The following commentary comes from an independent investor or market observer as part of TheStreet's guest contributor program, which is separate from the company's news coverage.
NEW YORK (
is trading around levels not seen since the bear market bottom of 2009 or the early days of 2003. The networking giant might not be as dominant as it was in years past, but that doesn't necessarily mean Cisco stock is dead money. CSCO stock now pays a dividend, the company has announced a massive restructuring plan and -- in case you haven't noticed -- the 21st century economy is relying more and more on companies that provide server space and IT infrastructure: two things Cisco does well.
The growth in the tech sector and, specifically, the IT industry has been huge, so even a smaller slice of the pie will be a feast for Cisco shareholders. And some of Cisco's recent moves could mean the company is poised to not only defend its turf, but get aggressive.
To be clear, Cisco actually is growing right now. Revenue grew 11% from fiscal 2009 to fiscal 2010 and is set to grow another 8% this year. The company topped Wall Street earnings expectations in each of the past four quarters, with fiscal 2011 earnings set to come in at an 8% increase over the EPS from the previous year.
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But Cisco needs to grow bigger and faster to catch investor attention -- and it can do exactly that in the coming months.
Cisco is firmly entrenched in the market with some $40 billion in cash, and gross profit margins north of 60%. To top it off, the past two years have illustrated to management the need to evolve or die. CEO John Chambers has shaken up the org chart, jettisoned consumer-focused offerings like TV boxes and the Flip video camera, and pushed strongly for a commitment to cloud computing.
Most recently, plans were leaked for significant layoffs that could affect as many as 10,000 workers as CSCO looks to streamline operations. In his cryptic email to staffers, Chambers hinted the company needs to acknowledge the changes of the computing revolution, and "Cisco needs more discipline."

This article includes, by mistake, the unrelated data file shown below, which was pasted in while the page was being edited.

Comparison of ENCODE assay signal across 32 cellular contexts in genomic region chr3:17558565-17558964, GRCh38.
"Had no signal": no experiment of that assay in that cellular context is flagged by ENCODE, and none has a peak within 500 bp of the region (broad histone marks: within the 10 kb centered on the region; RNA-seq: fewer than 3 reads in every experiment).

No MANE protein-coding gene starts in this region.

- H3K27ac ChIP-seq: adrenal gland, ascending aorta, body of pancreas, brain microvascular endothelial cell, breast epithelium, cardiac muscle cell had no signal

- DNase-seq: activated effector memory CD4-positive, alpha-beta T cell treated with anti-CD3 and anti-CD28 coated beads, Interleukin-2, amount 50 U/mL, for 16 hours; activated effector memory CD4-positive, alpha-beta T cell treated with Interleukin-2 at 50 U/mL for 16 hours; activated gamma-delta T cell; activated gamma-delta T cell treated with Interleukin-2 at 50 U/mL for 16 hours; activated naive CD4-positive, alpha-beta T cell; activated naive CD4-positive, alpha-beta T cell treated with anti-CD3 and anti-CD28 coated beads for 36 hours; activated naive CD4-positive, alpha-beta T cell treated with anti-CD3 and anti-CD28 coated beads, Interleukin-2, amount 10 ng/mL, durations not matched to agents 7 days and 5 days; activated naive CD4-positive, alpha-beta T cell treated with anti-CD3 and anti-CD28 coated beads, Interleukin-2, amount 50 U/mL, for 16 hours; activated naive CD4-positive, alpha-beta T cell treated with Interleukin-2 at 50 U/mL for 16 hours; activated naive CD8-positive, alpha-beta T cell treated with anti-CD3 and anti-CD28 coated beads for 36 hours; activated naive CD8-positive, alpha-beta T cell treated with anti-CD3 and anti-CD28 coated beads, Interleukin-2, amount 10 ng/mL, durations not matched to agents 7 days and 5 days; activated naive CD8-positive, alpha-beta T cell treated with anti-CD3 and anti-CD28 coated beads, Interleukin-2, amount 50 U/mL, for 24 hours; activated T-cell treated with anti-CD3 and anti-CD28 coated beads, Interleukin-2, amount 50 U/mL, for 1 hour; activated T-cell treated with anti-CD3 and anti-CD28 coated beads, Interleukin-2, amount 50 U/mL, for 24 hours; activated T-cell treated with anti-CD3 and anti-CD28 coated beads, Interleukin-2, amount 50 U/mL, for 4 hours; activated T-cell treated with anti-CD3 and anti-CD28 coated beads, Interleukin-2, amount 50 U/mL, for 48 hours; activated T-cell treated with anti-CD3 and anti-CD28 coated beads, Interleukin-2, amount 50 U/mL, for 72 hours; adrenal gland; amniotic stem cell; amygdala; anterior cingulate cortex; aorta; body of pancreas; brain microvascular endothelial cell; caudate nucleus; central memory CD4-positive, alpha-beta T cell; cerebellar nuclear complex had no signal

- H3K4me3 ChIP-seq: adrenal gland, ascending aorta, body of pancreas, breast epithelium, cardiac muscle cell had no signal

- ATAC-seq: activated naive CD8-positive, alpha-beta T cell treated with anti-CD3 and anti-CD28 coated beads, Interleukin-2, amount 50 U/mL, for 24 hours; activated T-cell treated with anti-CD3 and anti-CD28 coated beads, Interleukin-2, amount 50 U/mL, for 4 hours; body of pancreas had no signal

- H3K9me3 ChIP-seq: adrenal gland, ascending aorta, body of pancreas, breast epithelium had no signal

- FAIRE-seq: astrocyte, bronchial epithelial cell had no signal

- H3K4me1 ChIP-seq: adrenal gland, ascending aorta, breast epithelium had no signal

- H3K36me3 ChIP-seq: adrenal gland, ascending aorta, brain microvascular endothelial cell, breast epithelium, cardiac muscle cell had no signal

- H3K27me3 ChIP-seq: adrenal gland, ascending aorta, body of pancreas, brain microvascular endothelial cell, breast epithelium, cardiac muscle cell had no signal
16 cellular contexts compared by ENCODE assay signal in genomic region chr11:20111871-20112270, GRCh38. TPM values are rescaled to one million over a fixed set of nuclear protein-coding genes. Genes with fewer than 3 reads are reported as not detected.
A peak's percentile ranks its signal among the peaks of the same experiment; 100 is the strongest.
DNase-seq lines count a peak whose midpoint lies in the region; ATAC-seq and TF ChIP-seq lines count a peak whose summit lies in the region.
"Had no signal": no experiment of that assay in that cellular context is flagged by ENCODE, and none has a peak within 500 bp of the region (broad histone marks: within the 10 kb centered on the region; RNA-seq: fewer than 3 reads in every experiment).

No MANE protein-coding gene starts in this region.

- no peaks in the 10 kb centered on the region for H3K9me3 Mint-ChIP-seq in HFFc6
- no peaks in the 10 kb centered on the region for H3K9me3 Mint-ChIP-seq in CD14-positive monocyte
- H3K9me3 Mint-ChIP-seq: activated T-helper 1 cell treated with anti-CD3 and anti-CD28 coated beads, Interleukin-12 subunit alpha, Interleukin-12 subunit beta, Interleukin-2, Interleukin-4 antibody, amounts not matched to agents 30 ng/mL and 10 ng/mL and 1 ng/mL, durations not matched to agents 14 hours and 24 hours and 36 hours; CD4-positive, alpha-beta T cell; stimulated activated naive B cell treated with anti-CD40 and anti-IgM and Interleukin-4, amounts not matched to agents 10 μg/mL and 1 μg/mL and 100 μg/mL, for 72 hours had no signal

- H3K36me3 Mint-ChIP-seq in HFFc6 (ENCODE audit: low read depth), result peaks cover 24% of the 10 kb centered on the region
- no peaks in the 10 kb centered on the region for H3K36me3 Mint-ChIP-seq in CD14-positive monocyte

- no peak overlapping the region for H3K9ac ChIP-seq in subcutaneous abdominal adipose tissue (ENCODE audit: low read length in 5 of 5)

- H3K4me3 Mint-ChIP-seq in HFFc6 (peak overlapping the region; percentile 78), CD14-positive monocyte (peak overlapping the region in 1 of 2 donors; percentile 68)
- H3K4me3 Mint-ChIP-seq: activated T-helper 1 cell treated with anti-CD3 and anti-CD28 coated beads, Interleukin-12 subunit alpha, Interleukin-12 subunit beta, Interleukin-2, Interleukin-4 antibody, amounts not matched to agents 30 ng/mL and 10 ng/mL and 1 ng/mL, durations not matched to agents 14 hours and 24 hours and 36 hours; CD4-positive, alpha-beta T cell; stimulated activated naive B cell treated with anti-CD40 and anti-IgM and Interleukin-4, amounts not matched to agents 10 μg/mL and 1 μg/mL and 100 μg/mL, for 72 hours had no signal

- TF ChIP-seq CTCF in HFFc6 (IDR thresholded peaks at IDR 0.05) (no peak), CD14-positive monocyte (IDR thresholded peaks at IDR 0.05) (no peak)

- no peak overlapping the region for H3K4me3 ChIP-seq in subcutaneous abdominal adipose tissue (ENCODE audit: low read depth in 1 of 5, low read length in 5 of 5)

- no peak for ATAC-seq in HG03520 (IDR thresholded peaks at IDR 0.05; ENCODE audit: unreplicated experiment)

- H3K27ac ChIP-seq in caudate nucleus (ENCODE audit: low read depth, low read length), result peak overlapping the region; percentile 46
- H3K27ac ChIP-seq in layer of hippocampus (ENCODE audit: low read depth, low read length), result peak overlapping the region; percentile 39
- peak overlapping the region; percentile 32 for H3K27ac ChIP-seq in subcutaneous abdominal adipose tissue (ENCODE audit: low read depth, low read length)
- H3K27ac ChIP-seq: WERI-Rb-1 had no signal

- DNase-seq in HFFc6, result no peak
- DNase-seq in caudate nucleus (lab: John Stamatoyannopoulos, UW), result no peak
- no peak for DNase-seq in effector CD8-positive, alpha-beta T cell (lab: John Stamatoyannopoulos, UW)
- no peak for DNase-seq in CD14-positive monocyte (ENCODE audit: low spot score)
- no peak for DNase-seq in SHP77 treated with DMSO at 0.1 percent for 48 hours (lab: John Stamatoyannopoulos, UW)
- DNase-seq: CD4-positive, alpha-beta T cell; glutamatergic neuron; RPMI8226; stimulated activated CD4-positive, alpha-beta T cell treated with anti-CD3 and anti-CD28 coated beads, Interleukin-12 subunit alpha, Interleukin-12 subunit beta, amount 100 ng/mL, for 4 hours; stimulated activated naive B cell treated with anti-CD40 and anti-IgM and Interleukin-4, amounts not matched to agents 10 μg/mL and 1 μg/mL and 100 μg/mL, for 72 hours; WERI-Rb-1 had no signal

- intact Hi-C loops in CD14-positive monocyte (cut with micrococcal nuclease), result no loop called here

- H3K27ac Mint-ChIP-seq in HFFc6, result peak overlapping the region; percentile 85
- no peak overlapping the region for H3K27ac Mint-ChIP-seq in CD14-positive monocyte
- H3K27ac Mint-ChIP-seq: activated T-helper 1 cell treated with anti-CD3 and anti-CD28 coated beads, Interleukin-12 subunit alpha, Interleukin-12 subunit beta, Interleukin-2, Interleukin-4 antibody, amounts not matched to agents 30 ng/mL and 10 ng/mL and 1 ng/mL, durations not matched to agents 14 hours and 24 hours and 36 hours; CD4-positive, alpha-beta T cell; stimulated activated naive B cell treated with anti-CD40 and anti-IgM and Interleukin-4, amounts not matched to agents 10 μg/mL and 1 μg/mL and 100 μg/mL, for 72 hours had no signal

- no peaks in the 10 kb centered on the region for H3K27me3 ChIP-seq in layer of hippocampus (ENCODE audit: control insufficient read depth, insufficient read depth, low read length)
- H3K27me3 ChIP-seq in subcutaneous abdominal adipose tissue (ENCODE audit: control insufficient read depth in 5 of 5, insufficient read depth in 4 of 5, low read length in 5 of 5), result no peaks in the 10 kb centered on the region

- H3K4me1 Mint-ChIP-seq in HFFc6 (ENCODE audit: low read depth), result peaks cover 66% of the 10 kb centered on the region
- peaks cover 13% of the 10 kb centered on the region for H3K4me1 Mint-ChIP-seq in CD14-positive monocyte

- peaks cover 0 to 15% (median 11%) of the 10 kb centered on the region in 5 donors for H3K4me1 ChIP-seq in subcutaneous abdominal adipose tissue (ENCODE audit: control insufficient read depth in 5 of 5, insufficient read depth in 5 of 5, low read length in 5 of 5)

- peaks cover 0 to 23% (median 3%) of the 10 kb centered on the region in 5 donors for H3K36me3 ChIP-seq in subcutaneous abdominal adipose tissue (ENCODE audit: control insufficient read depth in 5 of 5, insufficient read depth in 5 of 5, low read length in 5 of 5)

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On top of these changes, the fundamentals of the company point to a decent value buy.
Cisco has a forward P/E a hair above 9.0 and a five-year price-to-earnings-to-growth ratio just under 1.0, according to
data. Compare that with
, the tech stock commonly thought to be eating Cisco's lunch in the digital infrastructure business, which has a forward P/E of 16.8 and a PEG of over 1.1 as of this writing.
What's more, while CSCO stock gets a bad rap for its poor momentum during the past two years -- a 24% loss year to date, 32% in the past 12 months and 16% in the past 24 months -- numbers have been strong and even improving across that period.
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Yes, Cisco took a beating in February because of disappointing guidance. But at the very least, that seems priced in with a 30% drop since the bad news broke.
The 2011 debut of a dividend also is a bonus, with a current yield of 1.5% for CSCO stock. That should help soften any continued troubles Cisco has this year.
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There are no guarantees Cisco will find its way once again, or that the company will not continue to bleed out as it struggles to find its way in a changing tech market. But with $40 billion in annual revenue to provide stability and many clear signs that management is willing to think differently, now could be a good time to buy in as Cisco rebuilds.
Jeff Reeves is editor of InvestorPlace.com. As of this writing, he did not own a position in any of the stocks named here. Follow him on Twitter via @JeffReevesIP and become a fan of InvestorPlace on Facebook.
This commentary comes from an independent investor or market observer as part of TheStreet guest contributor program. The views expressed are those of the author and do not necessarily represent the views of TheStreet or its management.